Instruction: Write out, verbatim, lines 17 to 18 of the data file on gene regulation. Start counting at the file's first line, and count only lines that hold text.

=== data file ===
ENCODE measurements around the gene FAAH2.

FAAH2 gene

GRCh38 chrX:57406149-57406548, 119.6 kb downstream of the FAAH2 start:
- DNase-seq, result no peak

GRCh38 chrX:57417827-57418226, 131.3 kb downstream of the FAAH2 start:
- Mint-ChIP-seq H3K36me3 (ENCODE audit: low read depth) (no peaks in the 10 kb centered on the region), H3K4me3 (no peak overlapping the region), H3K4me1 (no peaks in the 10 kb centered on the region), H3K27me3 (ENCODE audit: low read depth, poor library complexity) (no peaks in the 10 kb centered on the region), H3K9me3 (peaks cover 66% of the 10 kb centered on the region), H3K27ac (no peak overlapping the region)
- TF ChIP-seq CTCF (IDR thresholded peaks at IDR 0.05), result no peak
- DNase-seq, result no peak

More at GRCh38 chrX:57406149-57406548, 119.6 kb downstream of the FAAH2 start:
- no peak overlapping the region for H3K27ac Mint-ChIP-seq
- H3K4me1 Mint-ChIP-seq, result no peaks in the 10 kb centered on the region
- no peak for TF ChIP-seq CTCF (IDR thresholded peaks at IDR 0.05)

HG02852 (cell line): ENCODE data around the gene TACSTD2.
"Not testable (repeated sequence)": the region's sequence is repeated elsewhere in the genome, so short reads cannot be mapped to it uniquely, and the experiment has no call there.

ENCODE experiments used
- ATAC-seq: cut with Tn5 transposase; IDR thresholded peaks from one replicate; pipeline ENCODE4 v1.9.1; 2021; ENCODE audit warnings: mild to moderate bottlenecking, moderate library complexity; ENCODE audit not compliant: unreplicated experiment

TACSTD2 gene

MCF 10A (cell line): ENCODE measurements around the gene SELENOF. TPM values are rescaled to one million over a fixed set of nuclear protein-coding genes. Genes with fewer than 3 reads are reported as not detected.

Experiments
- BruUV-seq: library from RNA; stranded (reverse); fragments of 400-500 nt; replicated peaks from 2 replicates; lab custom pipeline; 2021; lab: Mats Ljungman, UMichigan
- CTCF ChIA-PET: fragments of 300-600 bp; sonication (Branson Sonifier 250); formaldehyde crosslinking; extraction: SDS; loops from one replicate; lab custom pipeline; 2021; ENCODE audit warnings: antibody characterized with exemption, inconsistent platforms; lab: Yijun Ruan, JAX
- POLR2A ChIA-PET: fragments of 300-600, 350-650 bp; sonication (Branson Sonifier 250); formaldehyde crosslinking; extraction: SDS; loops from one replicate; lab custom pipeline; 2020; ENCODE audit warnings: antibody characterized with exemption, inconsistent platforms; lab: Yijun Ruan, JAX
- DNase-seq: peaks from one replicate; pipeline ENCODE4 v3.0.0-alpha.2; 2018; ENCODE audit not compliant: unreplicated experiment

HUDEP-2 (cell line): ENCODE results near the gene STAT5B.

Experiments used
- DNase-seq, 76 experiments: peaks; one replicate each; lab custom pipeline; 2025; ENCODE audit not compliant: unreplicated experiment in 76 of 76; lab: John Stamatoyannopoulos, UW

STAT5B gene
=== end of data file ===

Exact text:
TACSTD2 gene

MCF 10A (cell line): ENCODE measurements around the gene SELENOF. TPM values are rescaled to one million over a fixed set of nuclear protein-coding genes. Genes with fewer than 3 reads are reported as not detected.